In Nanfu Wang’s Hooligan Sparrow (2016), a fearless documentary about the Chinese women’s rights activist Ye Haiyan, we follow the protests she organized against the light sentences received by a middle-school headmaster and a government official who were found guilty of having taken six girl students to a hotel where they sexually abused and raped them. The documentary circulated worldwide even as Ye had her passport revoked by the Chinese government, several of her fellow protesters were jailed, and the female lawyer who worked with them, after signing a forced confession, was disappeared.
And the sexual abuse of girls and women in China continues. Angels Wear White, Vivian Qu’s dark but clear-sighted fiction feature, explores a rape case similar to that in Hooligan Sparrow. Set in a seaside resort in southern China during the off-season, the film opens with Mia (Wen Qi), a taciturn teenager, gazing up at a huge plaster statue of a woman in white high-heeled sandals. Mia, who might be 16, although she claims to be older, barely comes up to the top of the statue’s ankles. She’s soon shouldered aside by two 12-year-old girls, Wen (Zhou Meijun) and Xin (Zhang Xinyue), posing for selfies. We won’t see the face of the “Forever Marilyn” statue, modeled on the famous billowing skirt publicity photo for The Seven Year Itch, until the end of the movie, when it’s dismantled and trucked away. If you know that a “Forever Marilyn” knockoff was found in a Chinese garbage dump, the last shot of Angels Wear White is even more unsettling than it might appear to be.
But back to the beginning: Mia leaves the beach and returns to her job at a nearby motel, where she’s a cleaner and sometime substitute for the receptionist, who on this fateful night has a date with her boyfriend, a layabout pimp. When Police Commissioner Liu arrives with Wen and Xin, asking for two rooms, Mia is curious enough to watch on the motel’s CCTV and to record on her cell phone the image of the two girls struggling unsuccessfully to keep Liu out of their room. The next morning she also hides the stained linens and a blonde wig that were left behind. Is she an aspiring private investigator or a tough young woman looking for an advantage?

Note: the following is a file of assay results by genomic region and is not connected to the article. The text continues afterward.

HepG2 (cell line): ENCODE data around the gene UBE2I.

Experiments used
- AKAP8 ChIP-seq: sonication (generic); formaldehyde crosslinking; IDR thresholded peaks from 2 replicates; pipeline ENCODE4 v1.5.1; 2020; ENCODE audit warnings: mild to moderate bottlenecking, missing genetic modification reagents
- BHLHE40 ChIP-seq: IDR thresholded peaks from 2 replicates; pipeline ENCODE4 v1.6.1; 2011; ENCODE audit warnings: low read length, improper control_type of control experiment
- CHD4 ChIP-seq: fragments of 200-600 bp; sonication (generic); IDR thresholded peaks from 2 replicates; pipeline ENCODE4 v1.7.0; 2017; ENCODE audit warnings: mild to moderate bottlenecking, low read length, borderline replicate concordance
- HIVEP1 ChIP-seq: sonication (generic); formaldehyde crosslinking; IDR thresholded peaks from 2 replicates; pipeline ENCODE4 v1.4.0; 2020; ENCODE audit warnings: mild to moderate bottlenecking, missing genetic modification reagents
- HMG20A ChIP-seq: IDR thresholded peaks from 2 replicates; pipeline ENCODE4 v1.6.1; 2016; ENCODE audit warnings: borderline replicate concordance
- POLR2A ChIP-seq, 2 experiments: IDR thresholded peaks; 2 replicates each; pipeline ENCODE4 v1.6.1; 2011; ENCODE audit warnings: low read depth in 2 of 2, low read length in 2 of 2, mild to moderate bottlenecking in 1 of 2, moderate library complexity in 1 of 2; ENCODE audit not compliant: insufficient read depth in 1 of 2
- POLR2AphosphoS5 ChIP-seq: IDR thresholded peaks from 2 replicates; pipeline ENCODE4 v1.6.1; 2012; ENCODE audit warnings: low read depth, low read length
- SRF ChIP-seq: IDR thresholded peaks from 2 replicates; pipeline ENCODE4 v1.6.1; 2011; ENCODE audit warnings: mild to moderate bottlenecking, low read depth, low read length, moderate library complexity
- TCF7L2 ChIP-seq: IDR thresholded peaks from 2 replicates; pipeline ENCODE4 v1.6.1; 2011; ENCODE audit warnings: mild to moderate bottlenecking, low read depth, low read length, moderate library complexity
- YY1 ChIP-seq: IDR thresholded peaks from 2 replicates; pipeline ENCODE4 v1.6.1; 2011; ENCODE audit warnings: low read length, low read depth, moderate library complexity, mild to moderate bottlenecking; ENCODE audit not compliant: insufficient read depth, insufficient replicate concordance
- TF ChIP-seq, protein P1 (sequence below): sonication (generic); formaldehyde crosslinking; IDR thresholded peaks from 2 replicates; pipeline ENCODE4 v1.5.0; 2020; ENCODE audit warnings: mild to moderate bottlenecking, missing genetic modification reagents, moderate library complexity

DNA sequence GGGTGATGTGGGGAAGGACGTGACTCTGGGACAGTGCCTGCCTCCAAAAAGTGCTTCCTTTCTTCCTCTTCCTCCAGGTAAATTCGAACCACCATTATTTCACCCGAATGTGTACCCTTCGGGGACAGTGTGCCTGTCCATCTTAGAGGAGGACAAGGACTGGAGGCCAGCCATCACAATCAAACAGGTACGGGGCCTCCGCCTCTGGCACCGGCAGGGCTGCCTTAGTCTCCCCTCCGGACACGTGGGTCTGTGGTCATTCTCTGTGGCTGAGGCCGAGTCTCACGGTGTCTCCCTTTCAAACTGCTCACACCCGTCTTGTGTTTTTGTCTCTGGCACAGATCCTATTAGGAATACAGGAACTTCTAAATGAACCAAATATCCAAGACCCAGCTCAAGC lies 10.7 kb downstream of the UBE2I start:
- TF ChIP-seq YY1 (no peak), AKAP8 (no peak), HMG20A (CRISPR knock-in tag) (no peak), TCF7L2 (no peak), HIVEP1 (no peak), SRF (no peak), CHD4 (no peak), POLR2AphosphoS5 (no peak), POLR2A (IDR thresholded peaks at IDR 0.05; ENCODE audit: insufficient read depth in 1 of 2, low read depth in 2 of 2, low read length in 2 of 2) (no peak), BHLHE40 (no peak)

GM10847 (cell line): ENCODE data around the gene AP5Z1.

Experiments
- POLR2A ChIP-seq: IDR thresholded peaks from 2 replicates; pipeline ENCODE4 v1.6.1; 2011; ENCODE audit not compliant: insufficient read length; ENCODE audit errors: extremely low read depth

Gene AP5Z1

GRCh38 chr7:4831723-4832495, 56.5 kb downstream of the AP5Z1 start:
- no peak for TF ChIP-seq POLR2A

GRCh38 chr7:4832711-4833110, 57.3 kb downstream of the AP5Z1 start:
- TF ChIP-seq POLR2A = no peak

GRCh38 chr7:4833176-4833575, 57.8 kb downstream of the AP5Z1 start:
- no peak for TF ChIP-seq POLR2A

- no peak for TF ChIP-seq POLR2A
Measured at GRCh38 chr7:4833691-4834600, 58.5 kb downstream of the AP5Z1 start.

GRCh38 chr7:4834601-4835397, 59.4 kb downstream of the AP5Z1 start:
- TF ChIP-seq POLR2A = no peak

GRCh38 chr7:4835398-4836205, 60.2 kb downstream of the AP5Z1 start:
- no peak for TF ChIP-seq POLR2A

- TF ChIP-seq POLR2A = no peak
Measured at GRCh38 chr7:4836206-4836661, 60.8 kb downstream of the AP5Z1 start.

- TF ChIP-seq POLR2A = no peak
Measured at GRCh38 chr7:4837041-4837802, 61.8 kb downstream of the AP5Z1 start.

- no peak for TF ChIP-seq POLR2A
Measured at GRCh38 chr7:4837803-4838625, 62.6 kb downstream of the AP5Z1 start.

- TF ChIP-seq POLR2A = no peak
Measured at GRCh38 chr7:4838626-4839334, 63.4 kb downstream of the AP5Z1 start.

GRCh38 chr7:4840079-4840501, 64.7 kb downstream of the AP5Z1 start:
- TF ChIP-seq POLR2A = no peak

The power of the film rests with this character, an underage, undocumented migrant worker, who gives nothing away as she tries to survive in an overwhelmingly corrupt society, where women have no value except as objects to be traded by men. Wen, the more vulnerable of the two young girls (because her family is poor), is almost as compelling. Her father, one of Commissioner Liu’s underlings, believed he was securing his daughter’s future when he asked his boss to be her godfather, but now he can’t take action alone without risking his livelihood. Wen’s mother, a bar dancer, blames her daughter for being raped and takes out her anger by chopping off Wen’s hair and shredding her clothes. The only character who might be able to bring the criminal police chief to justice is Attorney Hao (Shi Ke), a female prosecutor, whose persistence causes the narrative to twist several times over in unexpected ways.
As a writer-director, Qu never pulls her punches, while keeping the bad guys and their horrific violence at the edge of the frame. They are merely representatives of the all-encompassing misogyny of the state. What keeps Angels Wear White from being a total bummer is Mia and Attorney Hao’s struggle for agency, and the possibility that films like this one can bring forward the need for justice.
Amy Taubinis a contributing editor to Film Comment and Artforum.